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Dementia is syndrome that is usually progressive and is caused by a variety of brain illnesses. It affects memory, thinking, behavior, and the ability to perform daily tasks. Dementia is the blanket term for many brain illnesses that affect the memory, some of which include: Alzheimer’s disease, vascular dementia, Lewy bodies’ dementia, Parkinson’s disease, and Frontotemporal dementia.   


According to the World Health Organization, the number of people living with dementia worldwide is currently estimated to be 47 million people. It is expected for this to triple by 2050. Dementia is not only hard on the people who have it, but also their caregivers and family members. Being educated on dementia and knowing what changes and behaviors to expect can be a caregiver’s best tool.  


Some helpful tips include:

Learn how to redirect. You need to get really good at creating distractions and shifting a person’s focus off the issue at hand and getting them involved in something else. Examples of this would be if a person is focused on leaving the home, you could say “well before we go, I need you to help me find my purse” or “I am waiting on a phone call right now, let’s wait a little while before leaving.” Then you could offer an activity a few minutes later and get them interested in another activity.


Keep things simple by giving instructions one step at a time, speaking slowly and limiting choices. In more advanced cases of dementia asking them to pick something out to wear may be too overwhelming, so consider setting out 2 outfits and let them pick. Having a caregiver choose for them may be an easy alternative, but is does not preserve their dignity and empower them. A small thing such as picking their outfit can also be an activity that provides stimulation. Also, be patient, take your time and provide step-by-step instructions. You may need to repeat or redirect, but their participation in daily tasks can be important to their well-being.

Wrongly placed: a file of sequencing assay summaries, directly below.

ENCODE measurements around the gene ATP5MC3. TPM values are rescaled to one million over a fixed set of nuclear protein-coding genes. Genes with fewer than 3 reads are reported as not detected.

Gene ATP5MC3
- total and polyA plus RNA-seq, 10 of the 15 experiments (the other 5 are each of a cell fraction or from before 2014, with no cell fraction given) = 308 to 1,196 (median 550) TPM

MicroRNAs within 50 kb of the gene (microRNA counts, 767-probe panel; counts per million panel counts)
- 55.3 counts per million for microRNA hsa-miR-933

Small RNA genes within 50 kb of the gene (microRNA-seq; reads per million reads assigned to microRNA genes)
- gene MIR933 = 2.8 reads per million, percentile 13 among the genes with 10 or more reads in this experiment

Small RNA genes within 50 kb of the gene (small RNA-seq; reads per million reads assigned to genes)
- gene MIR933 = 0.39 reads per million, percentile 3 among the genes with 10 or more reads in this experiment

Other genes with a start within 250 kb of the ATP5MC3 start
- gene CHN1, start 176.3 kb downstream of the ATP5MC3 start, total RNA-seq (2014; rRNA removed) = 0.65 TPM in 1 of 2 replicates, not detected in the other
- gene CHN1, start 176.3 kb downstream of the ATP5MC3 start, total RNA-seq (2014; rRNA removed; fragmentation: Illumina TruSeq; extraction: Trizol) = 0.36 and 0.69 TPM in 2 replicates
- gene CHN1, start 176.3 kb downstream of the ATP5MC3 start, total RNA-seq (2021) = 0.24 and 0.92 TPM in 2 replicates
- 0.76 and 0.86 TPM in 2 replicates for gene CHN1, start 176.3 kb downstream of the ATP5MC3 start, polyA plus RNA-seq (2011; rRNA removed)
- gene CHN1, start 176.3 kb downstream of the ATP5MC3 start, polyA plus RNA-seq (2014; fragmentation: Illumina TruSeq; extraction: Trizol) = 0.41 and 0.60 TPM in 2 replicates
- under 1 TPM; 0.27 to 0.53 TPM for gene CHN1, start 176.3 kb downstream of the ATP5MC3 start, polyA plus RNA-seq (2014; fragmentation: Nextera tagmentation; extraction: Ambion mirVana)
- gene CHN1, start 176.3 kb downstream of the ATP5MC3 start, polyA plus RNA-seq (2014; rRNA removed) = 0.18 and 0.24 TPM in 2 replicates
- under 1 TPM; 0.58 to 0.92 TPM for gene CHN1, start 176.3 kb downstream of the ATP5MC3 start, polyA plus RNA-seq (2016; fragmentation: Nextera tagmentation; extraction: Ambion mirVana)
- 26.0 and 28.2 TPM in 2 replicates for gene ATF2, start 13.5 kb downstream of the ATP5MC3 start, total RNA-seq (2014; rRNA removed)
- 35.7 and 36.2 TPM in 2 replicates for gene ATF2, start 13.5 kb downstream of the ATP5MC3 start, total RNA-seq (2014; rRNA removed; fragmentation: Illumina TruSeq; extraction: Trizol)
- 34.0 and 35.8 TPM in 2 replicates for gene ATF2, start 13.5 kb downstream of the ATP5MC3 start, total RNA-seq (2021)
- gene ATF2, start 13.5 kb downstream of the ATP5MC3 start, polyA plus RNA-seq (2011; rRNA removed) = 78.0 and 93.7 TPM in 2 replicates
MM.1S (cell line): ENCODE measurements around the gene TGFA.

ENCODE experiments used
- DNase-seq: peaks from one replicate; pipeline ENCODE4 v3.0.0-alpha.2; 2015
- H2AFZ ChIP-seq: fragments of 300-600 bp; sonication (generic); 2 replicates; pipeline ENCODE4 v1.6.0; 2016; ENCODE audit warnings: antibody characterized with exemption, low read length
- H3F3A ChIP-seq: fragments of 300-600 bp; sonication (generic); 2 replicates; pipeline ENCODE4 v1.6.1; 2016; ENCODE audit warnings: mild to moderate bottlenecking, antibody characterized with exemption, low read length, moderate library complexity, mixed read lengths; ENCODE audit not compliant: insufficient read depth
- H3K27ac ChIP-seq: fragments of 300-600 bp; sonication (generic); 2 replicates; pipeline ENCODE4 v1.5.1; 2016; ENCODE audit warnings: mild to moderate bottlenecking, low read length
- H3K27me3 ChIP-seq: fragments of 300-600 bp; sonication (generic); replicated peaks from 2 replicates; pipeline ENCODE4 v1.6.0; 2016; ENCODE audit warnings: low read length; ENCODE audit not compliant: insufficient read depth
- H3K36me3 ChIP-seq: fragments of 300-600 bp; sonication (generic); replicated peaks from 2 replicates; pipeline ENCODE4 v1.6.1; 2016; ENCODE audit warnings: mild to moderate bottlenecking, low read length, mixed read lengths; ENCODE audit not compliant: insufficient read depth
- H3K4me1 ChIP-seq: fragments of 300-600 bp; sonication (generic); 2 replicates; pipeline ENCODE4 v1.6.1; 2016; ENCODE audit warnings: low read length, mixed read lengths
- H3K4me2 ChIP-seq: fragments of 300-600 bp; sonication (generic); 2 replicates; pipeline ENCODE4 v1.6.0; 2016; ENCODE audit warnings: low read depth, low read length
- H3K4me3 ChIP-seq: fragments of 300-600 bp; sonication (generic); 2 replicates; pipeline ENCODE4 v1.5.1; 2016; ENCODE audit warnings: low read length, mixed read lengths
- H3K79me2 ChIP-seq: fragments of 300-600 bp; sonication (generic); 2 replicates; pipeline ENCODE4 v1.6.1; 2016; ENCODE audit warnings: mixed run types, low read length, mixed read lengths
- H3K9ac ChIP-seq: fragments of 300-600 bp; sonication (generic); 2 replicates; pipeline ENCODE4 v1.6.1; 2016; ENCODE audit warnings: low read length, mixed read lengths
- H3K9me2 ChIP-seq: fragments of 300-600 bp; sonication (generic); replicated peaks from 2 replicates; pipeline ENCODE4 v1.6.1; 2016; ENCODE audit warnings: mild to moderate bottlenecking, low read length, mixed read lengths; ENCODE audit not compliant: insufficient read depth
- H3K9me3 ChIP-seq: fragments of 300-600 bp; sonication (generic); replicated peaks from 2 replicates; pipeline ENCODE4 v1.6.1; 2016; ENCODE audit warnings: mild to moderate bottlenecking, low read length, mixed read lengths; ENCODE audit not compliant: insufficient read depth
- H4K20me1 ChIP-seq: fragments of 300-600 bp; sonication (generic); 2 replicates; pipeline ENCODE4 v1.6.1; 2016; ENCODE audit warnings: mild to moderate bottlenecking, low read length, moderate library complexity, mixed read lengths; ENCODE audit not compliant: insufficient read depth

Be capable of entering their world. Because of their disease, their brain is not functioning like ours. Just as you would not expect a person with kidney failure to make their kidneys work again, don’t always presume someone with late-stage dementia is able to have a conversation about daily events. Instead, consider conversing with them as if their perceived events actually happened. For example, if they say they just went golfing, you ask them how their golf game was today and if they had fun and who else was there. Or if they talk about work, ask how their day went.


Most importantly, stay positive, caring, and practice techniques that can help you in situations that are challenging. If someone you know is struggling with dementia or you’re caring for a person with dementia, call Western Illinois Home Health Care at 1-800-228-5993. Our staff is trained in dementia care and we have a wide variety of supportive services that can be utilized.


Amanda Powell, BSW, is a Senior Care Manager at Western Illinois Home Health Care


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January 2018

by Amanda Powell

Tips for Caring for a Person with Dementia